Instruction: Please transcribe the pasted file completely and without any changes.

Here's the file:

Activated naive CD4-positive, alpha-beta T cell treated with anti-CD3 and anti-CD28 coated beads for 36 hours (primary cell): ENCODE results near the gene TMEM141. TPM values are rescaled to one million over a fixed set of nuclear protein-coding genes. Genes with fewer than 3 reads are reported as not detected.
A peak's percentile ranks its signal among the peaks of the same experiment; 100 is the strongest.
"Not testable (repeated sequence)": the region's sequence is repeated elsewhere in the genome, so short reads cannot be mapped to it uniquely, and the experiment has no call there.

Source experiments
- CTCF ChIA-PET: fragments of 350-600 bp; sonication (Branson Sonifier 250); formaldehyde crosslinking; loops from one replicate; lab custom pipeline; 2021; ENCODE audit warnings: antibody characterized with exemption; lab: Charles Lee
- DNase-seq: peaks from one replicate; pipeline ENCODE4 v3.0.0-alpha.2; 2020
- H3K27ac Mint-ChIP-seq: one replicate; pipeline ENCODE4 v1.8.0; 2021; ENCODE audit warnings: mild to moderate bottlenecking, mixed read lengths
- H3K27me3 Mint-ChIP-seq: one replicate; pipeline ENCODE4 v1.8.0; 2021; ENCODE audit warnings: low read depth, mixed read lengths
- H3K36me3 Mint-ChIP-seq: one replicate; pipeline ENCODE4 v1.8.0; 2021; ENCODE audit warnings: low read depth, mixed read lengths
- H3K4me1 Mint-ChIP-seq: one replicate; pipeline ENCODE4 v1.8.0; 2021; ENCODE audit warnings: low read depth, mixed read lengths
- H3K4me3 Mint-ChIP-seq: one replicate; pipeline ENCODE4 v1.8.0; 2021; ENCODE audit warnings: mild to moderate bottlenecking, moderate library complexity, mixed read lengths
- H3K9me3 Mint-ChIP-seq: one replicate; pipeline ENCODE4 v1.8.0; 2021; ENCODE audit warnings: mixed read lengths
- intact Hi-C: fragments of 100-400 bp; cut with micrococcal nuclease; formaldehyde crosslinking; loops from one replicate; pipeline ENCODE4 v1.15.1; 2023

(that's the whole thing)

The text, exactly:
Activated naive CD4-positive, alpha-beta T cell treated with anti-CD3 and anti-CD28 coated beads for 36 hours (primary cell): ENCODE results near the gene TMEM141. TPM values are rescaled to one million over a fixed set of nuclear protein-coding genes. Genes with fewer than 3 reads are reported as not detected.
A peak's percentile ranks its signal among the peaks of the same experiment; 100 is the strongest.
"Not testable (repeated sequence)": the region's sequence is repeated elsewhere in the genome, so short reads cannot be mapped to it uniquely, and the experiment has no call there.

Source experiments
- CTCF ChIA-PET: fragments of 350-600 bp; sonication (Branson Sonifier 250); formaldehyde crosslinking; loops from one replicate; lab custom pipeline; 2021; ENCODE audit warnings: antibody characterized with exemption; lab: Charles Lee
- DNase-seq: peaks from one replicate; pipeline ENCODE4 v3.0.0-alpha.2; 2020
- H3K27ac Mint-ChIP-seq: one replicate; pipeline ENCODE4 v1.8.0; 2021; ENCODE audit warnings: mild to moderate bottlenecking, mixed read lengths
- H3K27me3 Mint-ChIP-seq: one replicate; pipeline ENCODE4 v1.8.0; 2021; ENCODE audit warnings: low read depth, mixed read lengths
- H3K36me3 Mint-ChIP-seq: one replicate; pipeline ENCODE4 v1.8.0; 2021; ENCODE audit warnings: low read depth, mixed read lengths
- H3K4me1 Mint-ChIP-seq: one replicate; pipeline ENCODE4 v1.8.0; 2021; ENCODE audit warnings: low read depth, mixed read lengths
- H3K4me3 Mint-ChIP-seq: one replicate; pipeline ENCODE4 v1.8.0; 2021; ENCODE audit warnings: mild to moderate bottlenecking, moderate library complexity, mixed read lengths
- H3K9me3 Mint-ChIP-seq: one replicate; pipeline ENCODE4 v1.8.0; 2021; ENCODE audit warnings: mixed read lengths
- intact Hi-C: fragments of 100-400 bp; cut with micrococcal nuclease; formaldehyde crosslinking; loops from one replicate; pipeline ENCODE4 v1.15.1; 2023